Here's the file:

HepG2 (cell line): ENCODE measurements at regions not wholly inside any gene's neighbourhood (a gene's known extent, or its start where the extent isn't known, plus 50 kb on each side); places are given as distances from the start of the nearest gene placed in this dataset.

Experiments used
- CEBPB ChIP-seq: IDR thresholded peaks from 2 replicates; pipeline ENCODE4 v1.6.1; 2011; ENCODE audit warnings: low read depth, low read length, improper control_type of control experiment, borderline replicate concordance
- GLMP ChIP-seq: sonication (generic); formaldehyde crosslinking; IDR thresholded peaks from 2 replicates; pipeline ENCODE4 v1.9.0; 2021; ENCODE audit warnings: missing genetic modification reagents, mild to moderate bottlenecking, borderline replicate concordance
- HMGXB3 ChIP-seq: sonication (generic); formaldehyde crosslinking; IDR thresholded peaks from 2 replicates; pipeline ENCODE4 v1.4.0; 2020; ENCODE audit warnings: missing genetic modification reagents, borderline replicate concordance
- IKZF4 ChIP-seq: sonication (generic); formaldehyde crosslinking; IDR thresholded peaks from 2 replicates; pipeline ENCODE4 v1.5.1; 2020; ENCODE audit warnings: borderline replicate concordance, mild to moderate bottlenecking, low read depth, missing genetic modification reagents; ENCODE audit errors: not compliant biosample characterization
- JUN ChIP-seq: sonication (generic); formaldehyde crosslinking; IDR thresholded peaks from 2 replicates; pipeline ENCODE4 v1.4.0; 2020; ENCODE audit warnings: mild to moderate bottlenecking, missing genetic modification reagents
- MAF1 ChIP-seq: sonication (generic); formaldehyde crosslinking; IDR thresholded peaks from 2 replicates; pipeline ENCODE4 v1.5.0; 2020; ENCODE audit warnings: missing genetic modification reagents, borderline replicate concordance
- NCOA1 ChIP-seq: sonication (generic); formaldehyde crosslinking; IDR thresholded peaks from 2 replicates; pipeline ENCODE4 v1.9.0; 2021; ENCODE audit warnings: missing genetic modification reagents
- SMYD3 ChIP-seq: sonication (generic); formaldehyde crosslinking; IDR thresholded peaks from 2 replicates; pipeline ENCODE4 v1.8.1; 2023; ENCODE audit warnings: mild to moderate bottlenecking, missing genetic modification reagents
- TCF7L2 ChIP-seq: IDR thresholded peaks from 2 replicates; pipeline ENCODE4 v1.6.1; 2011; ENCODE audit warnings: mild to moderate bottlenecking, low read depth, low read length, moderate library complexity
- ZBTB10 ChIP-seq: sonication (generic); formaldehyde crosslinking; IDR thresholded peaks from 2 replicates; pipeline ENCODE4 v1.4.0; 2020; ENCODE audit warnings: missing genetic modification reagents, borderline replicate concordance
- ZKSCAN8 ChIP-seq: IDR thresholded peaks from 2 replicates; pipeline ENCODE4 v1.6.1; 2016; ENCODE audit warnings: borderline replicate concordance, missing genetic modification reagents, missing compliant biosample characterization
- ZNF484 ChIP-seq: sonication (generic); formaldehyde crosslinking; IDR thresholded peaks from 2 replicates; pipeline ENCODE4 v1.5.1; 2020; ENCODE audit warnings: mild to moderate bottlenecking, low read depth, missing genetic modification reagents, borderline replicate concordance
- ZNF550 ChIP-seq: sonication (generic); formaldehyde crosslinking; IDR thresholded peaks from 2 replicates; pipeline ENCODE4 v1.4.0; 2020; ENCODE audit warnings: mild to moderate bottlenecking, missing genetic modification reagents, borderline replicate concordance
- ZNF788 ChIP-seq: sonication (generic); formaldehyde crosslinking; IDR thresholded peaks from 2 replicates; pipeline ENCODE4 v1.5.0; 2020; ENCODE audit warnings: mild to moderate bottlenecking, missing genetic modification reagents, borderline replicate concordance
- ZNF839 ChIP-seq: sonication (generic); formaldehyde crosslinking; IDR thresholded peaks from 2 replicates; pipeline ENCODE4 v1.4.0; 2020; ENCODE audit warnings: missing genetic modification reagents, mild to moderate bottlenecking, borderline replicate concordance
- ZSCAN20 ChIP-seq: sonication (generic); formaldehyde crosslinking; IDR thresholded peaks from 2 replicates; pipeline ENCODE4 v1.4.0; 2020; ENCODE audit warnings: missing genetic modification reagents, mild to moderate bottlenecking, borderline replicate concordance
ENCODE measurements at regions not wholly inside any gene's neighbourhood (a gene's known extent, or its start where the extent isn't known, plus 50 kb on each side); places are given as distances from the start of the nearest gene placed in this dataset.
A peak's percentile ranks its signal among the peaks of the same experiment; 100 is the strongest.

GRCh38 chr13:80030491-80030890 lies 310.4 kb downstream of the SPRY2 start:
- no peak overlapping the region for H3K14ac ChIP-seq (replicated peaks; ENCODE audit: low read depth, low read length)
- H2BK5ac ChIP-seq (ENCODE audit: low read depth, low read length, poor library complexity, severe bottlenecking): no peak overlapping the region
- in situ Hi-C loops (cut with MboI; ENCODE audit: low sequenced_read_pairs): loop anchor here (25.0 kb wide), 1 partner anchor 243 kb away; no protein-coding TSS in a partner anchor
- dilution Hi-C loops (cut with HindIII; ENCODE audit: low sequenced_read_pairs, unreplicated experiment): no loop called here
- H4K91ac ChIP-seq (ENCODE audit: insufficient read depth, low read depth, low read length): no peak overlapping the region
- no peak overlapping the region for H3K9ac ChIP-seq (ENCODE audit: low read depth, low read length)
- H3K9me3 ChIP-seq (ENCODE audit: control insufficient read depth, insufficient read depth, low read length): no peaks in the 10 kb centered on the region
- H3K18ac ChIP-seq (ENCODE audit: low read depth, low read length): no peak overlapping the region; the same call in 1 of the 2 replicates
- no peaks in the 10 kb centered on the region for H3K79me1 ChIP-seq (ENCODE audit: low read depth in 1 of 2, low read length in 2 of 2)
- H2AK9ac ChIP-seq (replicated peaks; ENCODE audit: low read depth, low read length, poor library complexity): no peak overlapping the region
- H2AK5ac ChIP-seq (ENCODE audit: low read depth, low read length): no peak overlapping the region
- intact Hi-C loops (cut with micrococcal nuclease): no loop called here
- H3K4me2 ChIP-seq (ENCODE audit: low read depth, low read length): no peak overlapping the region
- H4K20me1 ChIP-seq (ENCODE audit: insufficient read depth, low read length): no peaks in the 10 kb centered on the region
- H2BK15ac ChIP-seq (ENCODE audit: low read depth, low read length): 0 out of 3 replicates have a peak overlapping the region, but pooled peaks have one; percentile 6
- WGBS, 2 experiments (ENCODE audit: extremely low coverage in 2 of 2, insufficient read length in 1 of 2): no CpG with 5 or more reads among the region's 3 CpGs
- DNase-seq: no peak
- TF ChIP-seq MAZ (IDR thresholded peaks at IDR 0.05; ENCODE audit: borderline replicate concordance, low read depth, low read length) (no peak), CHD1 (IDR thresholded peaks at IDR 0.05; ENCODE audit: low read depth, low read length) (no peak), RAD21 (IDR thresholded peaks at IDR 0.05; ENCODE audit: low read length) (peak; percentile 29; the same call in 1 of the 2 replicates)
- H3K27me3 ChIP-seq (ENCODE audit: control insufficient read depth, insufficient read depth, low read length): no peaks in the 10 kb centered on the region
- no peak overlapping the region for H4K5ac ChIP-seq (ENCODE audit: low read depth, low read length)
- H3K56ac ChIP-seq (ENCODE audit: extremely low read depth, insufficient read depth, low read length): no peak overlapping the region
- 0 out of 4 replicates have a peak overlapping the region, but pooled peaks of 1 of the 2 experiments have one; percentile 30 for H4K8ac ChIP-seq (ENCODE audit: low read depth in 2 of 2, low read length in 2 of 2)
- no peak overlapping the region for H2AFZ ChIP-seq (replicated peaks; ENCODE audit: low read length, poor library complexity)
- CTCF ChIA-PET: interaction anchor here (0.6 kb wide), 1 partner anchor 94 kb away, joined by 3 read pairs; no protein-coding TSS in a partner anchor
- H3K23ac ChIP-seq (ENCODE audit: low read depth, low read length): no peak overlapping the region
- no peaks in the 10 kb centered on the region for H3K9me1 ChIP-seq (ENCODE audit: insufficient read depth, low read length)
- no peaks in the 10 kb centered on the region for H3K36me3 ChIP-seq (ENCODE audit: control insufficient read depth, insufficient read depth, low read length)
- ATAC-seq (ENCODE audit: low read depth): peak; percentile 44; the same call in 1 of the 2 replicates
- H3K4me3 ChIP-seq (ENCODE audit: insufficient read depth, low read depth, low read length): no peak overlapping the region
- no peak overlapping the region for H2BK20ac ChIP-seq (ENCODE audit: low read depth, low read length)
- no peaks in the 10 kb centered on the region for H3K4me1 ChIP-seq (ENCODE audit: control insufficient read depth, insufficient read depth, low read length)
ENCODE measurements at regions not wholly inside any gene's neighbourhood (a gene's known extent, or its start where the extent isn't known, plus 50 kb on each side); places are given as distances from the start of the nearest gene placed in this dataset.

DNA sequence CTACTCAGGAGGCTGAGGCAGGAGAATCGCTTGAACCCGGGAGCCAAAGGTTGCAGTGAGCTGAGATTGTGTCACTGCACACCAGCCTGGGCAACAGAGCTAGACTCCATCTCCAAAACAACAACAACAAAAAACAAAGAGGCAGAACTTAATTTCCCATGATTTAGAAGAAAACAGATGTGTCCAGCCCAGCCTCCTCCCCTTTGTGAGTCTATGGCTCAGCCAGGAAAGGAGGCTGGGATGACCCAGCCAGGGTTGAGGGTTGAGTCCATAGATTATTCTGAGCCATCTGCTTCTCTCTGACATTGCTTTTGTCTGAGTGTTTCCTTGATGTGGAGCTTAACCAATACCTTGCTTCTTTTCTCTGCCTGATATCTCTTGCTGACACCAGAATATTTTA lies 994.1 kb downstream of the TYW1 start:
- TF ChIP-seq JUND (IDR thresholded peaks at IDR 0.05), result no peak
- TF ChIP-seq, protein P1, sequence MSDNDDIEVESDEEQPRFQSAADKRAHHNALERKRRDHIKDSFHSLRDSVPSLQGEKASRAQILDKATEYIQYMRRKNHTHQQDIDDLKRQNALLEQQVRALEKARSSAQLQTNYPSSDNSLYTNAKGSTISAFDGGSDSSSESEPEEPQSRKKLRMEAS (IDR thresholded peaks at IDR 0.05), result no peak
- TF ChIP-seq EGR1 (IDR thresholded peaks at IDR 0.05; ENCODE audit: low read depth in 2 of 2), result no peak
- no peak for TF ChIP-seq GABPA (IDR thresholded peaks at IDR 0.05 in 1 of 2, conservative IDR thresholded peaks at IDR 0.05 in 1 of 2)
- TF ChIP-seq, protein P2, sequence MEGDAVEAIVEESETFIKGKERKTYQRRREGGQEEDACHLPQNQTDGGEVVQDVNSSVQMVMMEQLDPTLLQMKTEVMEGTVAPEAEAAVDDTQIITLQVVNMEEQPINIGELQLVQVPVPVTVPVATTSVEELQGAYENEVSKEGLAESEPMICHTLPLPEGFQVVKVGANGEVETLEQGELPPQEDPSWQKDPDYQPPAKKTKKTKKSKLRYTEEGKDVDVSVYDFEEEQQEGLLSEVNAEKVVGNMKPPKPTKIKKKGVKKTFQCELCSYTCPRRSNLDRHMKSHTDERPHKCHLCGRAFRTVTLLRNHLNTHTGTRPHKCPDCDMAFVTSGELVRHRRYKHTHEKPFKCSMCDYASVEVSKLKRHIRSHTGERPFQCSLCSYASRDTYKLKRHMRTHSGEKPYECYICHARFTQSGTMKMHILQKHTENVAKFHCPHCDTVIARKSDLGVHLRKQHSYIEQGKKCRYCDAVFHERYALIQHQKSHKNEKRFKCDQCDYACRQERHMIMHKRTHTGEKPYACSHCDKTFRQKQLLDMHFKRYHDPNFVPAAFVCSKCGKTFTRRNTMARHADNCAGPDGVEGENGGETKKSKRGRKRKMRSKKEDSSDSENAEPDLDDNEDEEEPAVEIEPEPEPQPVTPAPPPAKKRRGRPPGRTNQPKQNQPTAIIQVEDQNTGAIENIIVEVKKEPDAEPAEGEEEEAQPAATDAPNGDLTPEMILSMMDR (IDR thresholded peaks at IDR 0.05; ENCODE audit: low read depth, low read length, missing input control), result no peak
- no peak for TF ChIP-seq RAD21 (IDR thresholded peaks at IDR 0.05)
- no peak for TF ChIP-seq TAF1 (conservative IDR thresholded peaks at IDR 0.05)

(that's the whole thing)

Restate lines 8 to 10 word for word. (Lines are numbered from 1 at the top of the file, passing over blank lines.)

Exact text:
- MAF1 ChIP-seq: sonication (generic); formaldehyde crosslinking; IDR thresholded peaks from 2 replicates; pipeline ENCODE4 v1.5.0; 2020; ENCODE audit warnings: missing genetic modification reagents, borderline replicate concordance
- NCOA1 ChIP-seq: sonication (generic); formaldehyde crosslinking; IDR thresholded peaks from 2 replicates; pipeline ENCODE4 v1.9.0; 2021; ENCODE audit warnings: missing genetic modification reagents
- SMYD3 ChIP-seq: sonication (generic); formaldehyde crosslinking; IDR thresholded peaks from 2 replicates; pipeline ENCODE4 v1.8.1; 2023; ENCODE audit warnings: mild to moderate bottlenecking, missing genetic modification reagents